Dental Hygiene & Prevention
At Northwood Dental Associates, dental hygiene is highly valued. We have three comprehensively-trained dental hygienists to care for your teeth and provide you with what we believe is the best teeth cleaning in Lexington SC! Did you know the health of your teeth and gums can also have an influence on systemic diseases such as heart disease and diabetes?
In recent years, bacterial inflammation involved in gum disease has been linked to chronic health problems like stroke, coronary artery disease, diabetes, and premature, low birth-weight babies. Our doctors and hygienists take great care to identify and treat gum disease early to keep you and your mouth healthy.
It is very important to get your teeth cleaned at least every six months, and some patients may require more frequent cleanings due to periodontal disease or frequent tartar build up. Your dental hygienist and dentist will together assess your oral health and recommend which type of cleaning is best for you.
At a typical hygiene appointment you can expect the following:
- Review of dental and medical health history: Your hygienist will update your chart with any changes in health or chief dental concerns. Be sure to let us know if you are taking any new medications or have had any recent surgeries or hospitalizations.
- Digital radiographs (xrays): Radiographs are used to detect cavities between your teeth and pathology in the bone, where your dentist cannot see with the naked eye. It is ideal to have a full mouth series (FMX) of xrays or a Panoramic xray once every five years and a series of bitewings once a year. You can rest assured that the amount of radiation you are exposed to during this process is very minimal – and is actually less than received during a cross-country airplane flight.
- Removal of calculus (tartar): Your hygenist will use manual hand instruments in addition to an instrument called a Cavitron that vibrates at high frequency to help better remove the build up. Calculus is a very hard deposit and cannot be removed at home with your toothbrush.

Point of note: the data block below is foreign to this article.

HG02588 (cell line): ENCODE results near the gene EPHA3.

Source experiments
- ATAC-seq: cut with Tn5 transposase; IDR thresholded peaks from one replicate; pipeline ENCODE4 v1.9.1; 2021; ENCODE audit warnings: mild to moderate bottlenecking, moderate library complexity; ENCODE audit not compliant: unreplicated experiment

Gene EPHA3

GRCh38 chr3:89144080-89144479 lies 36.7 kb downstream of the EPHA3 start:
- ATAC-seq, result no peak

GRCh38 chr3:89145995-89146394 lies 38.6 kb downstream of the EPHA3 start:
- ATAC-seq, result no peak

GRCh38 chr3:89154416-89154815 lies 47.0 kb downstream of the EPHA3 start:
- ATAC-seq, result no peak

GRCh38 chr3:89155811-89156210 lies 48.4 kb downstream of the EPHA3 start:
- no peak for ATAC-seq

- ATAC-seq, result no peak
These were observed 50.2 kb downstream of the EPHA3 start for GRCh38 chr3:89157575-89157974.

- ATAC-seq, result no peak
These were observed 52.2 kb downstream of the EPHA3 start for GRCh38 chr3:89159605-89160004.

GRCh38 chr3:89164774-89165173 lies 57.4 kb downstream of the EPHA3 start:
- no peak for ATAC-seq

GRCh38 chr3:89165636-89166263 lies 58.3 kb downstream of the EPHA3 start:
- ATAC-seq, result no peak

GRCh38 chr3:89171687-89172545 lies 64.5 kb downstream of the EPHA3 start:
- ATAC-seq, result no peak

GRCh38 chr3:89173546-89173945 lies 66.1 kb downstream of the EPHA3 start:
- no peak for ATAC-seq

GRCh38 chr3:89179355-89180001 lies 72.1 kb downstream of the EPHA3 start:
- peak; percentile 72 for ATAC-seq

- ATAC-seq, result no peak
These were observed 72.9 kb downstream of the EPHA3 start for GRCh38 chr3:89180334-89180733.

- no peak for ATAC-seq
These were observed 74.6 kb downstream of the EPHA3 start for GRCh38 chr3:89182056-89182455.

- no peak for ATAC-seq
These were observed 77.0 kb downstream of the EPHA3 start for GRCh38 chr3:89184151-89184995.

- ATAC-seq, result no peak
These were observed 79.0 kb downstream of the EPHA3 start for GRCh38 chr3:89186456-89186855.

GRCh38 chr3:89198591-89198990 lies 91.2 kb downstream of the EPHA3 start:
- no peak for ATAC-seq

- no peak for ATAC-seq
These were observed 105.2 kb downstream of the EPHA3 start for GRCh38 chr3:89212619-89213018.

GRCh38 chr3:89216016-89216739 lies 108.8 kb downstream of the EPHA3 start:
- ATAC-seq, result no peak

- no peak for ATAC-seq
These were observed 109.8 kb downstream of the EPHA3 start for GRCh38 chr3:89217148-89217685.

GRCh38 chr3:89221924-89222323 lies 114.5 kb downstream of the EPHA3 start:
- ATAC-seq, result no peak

- Polishing: The polishing of your teeth is best achieved with an instrument called a ProphyJet that sprays out warm pumice water. During this process, your hygienist will place a soft cloth over your eyes and place Vaseline on your lips to shield them from the spray. If you do not prefer the ProphyJet, you can still request the traditional “paste and cup” polish; however, know that the ProphyJet is the latest and best polishing technology and provides an ideal, stain free surface on your teeth.
- Flossing: Your hygienist will floss your teeth and teach you the best way to care for your teeth and gums at home.
- Fluoride treatment: Fluoride treatment is recommended at each hygiene appointment to help provide strong enamel. We have a fluoride varnish, typically used for children, and a fluoride rinse for our adult patients.
- Exam and Oral Cancer Screening: Your dentist will come in and examine your teeth for any areas of decay or periodontal concerns. He or she will also do a full soft tissue oral cancer exam to ensure that your oral health is the best it can be. Oral cancer is the sixth most common cancer in the US so it is very important to come in for your regular dental checkups. Dr. Rodgers is always happy to answer any questions you may have during the dental exam process!
Periodontal disease (also called “gum disease” or “periodontitis”) can cause inflammation, tooth loss and bone damage. Gum disease begins with a sticky film of bacteria called plaque. Gums in the early stage of disease, or gingivitis, can bleed easily and become red and swollen. As the disease progresses to periodontitis, teeth may fall out or need to be removed by a dentist. Gum disease is highly preventable and can usually be avoided by daily brushing and flossing. One indicator of gum disease is consistent bad breath or a bad taste in the mouth.
Unfortunately, periodontal-related problems are often discovered after they have persisted for an extended period of time. Proper oral hygiene, daily dental care and regular dental checkups will minimize the risk of gum disease. Gum disease ranges from mild gingivitis (bleeding upon flossing or brushing) to moderate/severe periodontitis (loss of the gingival attachment and bone around teeth). Treatments are available for every case of gum disease.
Common problems associated with gum disease:
- “Long” teeth (receding gum lines expose the root portions of your teeth)
- Discolored or deteriorating tooth structure
- Gum depressions (holes in between the teeth in the gum tissue)
- Infected gum line (discoloration or inflammation of the gum tissue)
- Tooth loss or tooth movement
The effects of gum disease can be damaging to your dental health; however, our team at Northwood Dental Associates in Lexington, SC is committed to helping you avoid problems associated with periodontitis.
Bad Breath (Halitosis)